The TBARS formation detected in the solution containing hydrogen peroxide, iron(III) ion and iminodiacetic acid with the ratio of R = 1.2 - 3.2, are shown in Figure 5 [21]. The TBARS formation is negligible when R = 3.2 in the pH range 7 - 8.0, on the other hand, in the solutions of R = 1.2 TBARS formation is notable, and not dependent on the pH (7 - 8). As the TBARS formation does not proceed when the peroxide ion is not coordinated to an iron(III) ion, almost all the iron(III) species in the solution of R = 3.2 with pH 7 - 8 should be a dimeric structure with R’ = 2 illustrated in Figure 4,

Figure 4. Crystal structure of [Fe2O(ida)4]4– ion (R’ = 2).

Figure 5. Absorption spectra of the solution containing iron(III)-(ida) complex, ribose and hydrogen peroxide, treated by TBA (=2-thiobarbituric acid). The absorbance at 532 nm represents the formation of TBARS. blue; R = 1.2, pH 7.0 pink; R = 3.2, pH 7.0 green; R = 1.2, pH 8.0.

where there is no space for hydrogen peroxide to approach to the iron(III) ions. Thus, it seems reasonable to speculate that in the solutions of R = 1.2, the main species is the oxo-bridged dimeric iron(III) species with R’ = 1, Fe2O(ida)2(H2O)4, which is consistent with the mass spectral data. These are demonstrating that there is an equilibrium in the solutions of Fe(III)-(ida) shown in Eq.1.


When the Fe(III)-(ida) solution with R = 4 at pH = 7 ~ 8 was heated to above 40˚C, brown precipitates, maybe Fe(OH)3, occurred. This may demonstrate that the Fe-OFe structure with R’ = 2 species (Figure 4) is less stable than the corresponding R’ = 1 species, and this has been confirmed by the crystal structural data of the related compounds [21].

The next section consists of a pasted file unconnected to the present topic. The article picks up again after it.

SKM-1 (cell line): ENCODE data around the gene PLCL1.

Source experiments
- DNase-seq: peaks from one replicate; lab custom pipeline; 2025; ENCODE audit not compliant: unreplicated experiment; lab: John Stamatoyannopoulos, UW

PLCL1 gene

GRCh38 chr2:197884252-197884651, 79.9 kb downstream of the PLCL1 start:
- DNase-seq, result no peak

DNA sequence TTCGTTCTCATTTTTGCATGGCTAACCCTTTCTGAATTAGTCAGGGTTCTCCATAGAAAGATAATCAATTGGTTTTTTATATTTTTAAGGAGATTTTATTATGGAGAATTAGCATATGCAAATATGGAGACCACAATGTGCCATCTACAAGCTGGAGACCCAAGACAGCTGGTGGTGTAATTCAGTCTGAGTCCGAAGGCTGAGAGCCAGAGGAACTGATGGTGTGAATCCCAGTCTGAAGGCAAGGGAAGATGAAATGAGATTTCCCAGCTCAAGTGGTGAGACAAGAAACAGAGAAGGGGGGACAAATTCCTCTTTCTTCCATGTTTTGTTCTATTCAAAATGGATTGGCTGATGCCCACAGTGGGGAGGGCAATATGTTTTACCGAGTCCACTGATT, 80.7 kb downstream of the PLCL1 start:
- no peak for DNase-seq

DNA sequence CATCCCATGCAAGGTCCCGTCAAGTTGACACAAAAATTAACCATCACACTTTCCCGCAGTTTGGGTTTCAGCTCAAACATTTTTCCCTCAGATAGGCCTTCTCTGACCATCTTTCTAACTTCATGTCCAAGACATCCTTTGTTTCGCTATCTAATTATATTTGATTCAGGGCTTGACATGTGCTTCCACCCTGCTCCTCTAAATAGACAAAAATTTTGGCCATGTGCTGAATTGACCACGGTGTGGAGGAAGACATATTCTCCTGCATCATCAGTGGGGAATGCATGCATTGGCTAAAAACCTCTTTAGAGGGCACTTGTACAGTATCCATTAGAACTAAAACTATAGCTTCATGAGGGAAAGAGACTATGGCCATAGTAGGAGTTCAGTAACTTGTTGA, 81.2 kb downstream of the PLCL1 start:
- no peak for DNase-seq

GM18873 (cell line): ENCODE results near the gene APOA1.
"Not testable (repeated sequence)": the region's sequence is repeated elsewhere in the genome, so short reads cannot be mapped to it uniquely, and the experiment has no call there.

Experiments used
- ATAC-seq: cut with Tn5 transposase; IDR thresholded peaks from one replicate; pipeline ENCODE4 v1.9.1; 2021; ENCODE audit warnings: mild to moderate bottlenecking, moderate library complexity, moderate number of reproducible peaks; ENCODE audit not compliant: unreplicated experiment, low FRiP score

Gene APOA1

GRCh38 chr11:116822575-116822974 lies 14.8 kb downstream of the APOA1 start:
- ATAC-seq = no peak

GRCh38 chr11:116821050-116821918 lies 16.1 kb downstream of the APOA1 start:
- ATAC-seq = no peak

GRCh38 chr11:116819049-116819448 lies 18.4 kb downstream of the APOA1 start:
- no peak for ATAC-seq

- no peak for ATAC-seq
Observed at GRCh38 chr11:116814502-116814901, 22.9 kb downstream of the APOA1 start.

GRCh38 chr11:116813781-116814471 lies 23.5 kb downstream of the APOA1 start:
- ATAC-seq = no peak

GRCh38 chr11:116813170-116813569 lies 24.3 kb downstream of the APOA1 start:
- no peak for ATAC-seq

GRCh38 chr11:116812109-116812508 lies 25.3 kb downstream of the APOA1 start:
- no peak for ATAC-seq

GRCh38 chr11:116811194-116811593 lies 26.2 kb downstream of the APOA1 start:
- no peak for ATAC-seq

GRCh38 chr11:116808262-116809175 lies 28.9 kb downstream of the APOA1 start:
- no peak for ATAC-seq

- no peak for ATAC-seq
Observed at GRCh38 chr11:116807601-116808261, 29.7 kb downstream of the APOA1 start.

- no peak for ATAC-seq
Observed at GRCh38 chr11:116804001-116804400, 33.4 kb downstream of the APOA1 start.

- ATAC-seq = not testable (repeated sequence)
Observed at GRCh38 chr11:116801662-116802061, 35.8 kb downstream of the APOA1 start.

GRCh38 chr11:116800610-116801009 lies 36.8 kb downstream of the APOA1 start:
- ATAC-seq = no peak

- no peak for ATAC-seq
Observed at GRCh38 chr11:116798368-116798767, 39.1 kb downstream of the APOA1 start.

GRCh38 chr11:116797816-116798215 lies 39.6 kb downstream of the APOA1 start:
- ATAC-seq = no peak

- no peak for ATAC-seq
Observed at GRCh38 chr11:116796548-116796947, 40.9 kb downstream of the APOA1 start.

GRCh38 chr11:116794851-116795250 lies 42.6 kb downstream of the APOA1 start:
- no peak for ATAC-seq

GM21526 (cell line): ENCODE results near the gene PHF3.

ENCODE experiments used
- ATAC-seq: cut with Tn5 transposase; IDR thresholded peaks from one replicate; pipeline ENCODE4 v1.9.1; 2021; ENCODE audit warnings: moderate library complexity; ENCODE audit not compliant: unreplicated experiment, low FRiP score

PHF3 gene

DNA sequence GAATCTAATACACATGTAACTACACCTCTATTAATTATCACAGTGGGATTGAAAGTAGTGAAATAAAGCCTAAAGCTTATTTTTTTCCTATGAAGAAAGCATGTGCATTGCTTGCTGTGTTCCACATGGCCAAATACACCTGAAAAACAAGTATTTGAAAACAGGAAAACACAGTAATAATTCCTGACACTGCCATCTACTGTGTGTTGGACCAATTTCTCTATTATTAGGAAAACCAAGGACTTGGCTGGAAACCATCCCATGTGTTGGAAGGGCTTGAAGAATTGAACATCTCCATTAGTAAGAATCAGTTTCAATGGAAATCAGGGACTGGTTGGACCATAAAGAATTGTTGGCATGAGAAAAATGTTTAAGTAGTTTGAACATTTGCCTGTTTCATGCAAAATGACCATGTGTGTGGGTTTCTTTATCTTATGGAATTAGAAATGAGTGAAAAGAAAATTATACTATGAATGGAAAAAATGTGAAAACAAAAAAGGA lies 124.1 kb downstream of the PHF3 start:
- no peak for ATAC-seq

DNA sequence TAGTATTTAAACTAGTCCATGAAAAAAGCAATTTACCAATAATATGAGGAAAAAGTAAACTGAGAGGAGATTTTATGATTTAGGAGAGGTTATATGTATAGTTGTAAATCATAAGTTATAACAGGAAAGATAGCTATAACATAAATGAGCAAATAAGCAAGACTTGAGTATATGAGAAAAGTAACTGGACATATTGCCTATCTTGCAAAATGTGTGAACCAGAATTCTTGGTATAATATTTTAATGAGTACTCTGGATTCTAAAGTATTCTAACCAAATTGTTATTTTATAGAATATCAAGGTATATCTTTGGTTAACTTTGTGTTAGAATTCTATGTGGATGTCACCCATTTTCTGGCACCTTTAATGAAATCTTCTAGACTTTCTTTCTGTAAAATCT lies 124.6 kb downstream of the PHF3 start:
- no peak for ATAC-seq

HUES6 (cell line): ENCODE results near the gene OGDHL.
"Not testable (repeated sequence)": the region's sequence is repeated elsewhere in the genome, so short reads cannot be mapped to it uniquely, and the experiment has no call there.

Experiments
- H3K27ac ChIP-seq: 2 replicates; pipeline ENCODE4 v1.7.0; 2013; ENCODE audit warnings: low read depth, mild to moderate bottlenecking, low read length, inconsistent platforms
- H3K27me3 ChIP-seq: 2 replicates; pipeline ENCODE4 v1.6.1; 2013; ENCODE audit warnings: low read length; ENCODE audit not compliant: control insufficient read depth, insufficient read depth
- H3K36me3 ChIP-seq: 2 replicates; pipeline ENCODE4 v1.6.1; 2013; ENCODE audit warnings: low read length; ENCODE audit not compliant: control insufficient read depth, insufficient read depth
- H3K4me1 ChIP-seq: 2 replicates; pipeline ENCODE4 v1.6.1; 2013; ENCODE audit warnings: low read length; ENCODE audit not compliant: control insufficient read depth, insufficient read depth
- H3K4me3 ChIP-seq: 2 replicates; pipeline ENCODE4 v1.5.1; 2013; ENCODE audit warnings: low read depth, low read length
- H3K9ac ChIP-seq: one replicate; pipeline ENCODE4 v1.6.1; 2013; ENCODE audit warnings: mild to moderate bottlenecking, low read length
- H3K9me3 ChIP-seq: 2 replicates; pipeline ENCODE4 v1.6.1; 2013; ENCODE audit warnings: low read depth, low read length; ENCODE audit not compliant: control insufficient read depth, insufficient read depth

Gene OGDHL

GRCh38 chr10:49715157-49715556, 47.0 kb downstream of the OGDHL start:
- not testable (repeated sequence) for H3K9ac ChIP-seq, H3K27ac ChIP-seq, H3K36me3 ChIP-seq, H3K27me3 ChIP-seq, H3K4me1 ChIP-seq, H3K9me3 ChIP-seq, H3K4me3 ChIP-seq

In the rats administered by the iron(III)-(ida) solution with R = 4, it is reasonable to speculate that concentrations of the iron(III) ion, (ida), and carbonato ion, are diluted with time. As the equilibrium of the Eq.1 is dependent on the concentration of the (ida), the concentration of the species with R’ = 2 may decrease and that of the R’ = 1 may increase with time. In the beginning stage of the administration, since the temperature of the Fe(III)-(ida) solution was raised above 35˚C, and thus we can assume that Fe(OH)3 may form, which is consistent with the report by Mizuno; this may explain the fact that tabular injury by the administration of the Fe(III)-(da) solution with pH 8.0 and R = 4 is negligible [13]. In the cases of the solution of the R = 1.2 with pH 7 - 8, the iron(III) ions in the chelate can bind with the hydrogen peroxide to form a (μ-η11)-peroxodiiron(III) species, because the main species present in the solution should be that with R’ = 1. The validity of the our conclusion on the formation of (μ-η11)-peroxodiiron(III) specie was confirmed by using several iron(III) compounds including (Hedta) [22] and others [13,21].

2.3. Why the Renal Carcinoma Occurs Only in the Vicinity of Renal Proximal Tubules

As stated before, the proximal tubules necrosis and renal carcinoma induced by iron(III)-(nta) and other related compounds are observed only in the renal proximal tubules, but any injury was not observed in the distal position, although much iron(III) ions are present in that position [13]. It should be noted here that the glutathione cycle is highly acting in the renal proximal tubules [23], and this may demonstrate that glutathione cycle is closely related with the formation of (μ-η11)-peroxodiiron(III) species in Scheme I.

At first, we considered the interaction between an iron(III) chelate and the protein. It is generally recognized that transferrin carries an iron (III)ion in the human body,

Scheme 1. Formation of (μ-η11)-peroxodiiron(III) species.

however, the detailed mechanism of up-take of iron ions by apo-transferrin remains unclear at present. In order to clarify the mechanism of iron-ion uptake by apo-transferrin, we have investigated the interactions between several iron(III) chelates and apo-transferrin. The formation of holo-transferrin was checked by ESR spectra, absorption spectra, and capillary electrophoresis [20].